Follow-up Questions

Regarding domestic violence and electronic tagging, an Expert asked whether more could be said about how this worked. How was data collected on homicide due to domestic violence? Every country and nation had its own root causes for domestic violence, said another Expert. In the case of Portugal, what were the root causes as to why it was still prevalent?

Response by the Delegation

Portugal’s philosophy was to work at a grass roots level and try to involve citizens in solving problems of crime, in particular, domestic violence. On electronic tagging and monitoring of perpetrators, this project was still at an experimental phase, undertaken in certain regions of the country. There was monitoring but there were no results thus far. Monitoring would allow to see if electronic tagging of perpetrators had made a significant contribution to avoiding re-victimisation and murder. If there had been significant impact, then this measure could be extended to other regions of the country. There were statistics on the typical victim of domestic violence in Portugal: 85 per cent of victims were women and 49 per cent of those victims were married or living with a partner, with the average age of the victim being 41 years. Although several campaigns were launched on the matter, the figures still remained quite high. Root causes were thought to include drinking, poverty, and stereotypes, among others.

Portugal had invested heavily on education over recent years, in particular trying to improve the quality of education and to ensure the full right to education for all. Since 2008, public investment in education had fallen as a result of the economic and financial crisis and, in particular, since 2011 with the economic and financial adjustment programme. The sector had been restructured and improvements had been made. With regards to cuts in wages of teachers, the proportion of expenditure was around 80 per cent of the overall investment. Regarding people that neither worked nor studied, a great deal had been done, with a focus on prevention, and inclusive, quality education. Over the years, the system had been trying to combat school drop-out rates.

Science had also suffered the consequences of financial tightening and there had been a fall in that investment from 2009 onwards. With regards to freedom of research, in 1999 new regulations were published applying to all research institutes, providing guarantees for that freedom. Over many years, Portugal had had a policy based on international cooperation in the scientific sector, between scientific institutions. On indicators on science, this had only recently come up in the Ministry. It would be brought up, so that indicators could be developed.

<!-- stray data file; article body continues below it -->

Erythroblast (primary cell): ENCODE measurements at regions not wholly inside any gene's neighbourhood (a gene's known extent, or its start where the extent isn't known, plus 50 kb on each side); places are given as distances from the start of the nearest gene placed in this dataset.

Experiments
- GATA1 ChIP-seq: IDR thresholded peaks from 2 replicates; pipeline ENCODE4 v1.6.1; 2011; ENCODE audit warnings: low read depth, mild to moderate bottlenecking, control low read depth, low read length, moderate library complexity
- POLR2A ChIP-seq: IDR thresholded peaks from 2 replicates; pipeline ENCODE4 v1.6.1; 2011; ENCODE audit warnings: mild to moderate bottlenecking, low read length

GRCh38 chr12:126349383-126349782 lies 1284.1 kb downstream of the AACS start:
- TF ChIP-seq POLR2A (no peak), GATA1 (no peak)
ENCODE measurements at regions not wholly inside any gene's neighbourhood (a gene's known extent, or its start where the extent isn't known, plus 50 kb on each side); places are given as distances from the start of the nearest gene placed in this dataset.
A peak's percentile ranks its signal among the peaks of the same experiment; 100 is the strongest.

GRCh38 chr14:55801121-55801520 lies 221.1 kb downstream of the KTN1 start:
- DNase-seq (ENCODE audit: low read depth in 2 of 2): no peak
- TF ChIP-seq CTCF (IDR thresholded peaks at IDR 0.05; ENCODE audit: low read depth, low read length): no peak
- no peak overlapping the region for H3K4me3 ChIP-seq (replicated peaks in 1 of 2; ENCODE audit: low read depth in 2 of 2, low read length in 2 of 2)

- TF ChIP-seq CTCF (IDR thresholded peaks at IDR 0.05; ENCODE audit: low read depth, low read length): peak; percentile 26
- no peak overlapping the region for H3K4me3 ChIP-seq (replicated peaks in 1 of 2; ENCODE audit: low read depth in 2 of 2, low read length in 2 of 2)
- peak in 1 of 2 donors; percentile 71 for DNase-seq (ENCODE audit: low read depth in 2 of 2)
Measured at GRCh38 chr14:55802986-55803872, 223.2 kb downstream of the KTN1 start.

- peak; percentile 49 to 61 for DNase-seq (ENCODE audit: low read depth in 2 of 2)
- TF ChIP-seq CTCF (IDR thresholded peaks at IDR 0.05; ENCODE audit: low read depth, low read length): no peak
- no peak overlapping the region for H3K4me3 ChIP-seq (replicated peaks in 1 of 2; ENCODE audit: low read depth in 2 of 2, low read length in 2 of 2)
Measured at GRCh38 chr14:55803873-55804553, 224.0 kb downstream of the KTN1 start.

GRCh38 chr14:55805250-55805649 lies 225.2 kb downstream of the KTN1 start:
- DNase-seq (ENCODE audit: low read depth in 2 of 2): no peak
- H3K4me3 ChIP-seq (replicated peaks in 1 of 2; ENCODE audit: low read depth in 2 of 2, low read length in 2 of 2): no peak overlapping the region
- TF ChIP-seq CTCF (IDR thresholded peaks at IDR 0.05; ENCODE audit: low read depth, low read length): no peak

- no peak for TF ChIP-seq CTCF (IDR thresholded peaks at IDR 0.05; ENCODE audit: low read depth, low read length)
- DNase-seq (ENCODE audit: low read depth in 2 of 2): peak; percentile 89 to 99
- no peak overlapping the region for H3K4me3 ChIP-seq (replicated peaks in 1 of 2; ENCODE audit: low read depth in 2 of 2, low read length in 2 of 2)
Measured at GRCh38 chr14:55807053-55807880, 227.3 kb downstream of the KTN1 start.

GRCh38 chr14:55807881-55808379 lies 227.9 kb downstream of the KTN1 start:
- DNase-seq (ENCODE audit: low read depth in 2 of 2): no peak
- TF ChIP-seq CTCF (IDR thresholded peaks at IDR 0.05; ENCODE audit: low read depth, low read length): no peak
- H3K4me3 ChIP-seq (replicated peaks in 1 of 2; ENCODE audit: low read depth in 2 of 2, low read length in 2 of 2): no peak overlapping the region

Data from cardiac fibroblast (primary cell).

Inter-cultural mediation programmes had been invested in since 2002, with a main objective of making a close link between public administration and immigrant communities. At the moment there were 110 inter cultural mediators providing services. Mediators had also been working with Border Control Police since 2006. Thirteen different languages were made available, which were the main languages of immigrant communities. A Roma community programme had also been developed, targeting mainly public services at the local level. Mediators included Roma persons themselves.

Relating to access to the internet, there had been efforts to help all those who were underprivileged. In the 1990s, the first steps were taken to extend the use of the internet at the municipal level. There were now over 1,100 work stations that could be found in municipal libraries and other public amenities, meaning that there had been a visible increase in access to knowledge in the country. Institutions had been alerted to the potential of new technologies. It was believed that this area was absolutely decisive for making the right to education effective in Portugal.

Follow-up Questions

Was it thought that the Portuguese education system was clearly better now and managed to face up to all its problems, such as children with disabilities, children of migrants, improvement of literacy rates, and lowering of school drop–out rates, among others, asked an Expert? Was Portugal facing fewer or more problems than other European Union Member States? Another Expert asked to what extent had there been success in integrating the Roma into mainstream education in the country.

An Expert asked whether human rights were also included in training curricula for judges dealing with intellectual property cases.

Response by the Delegation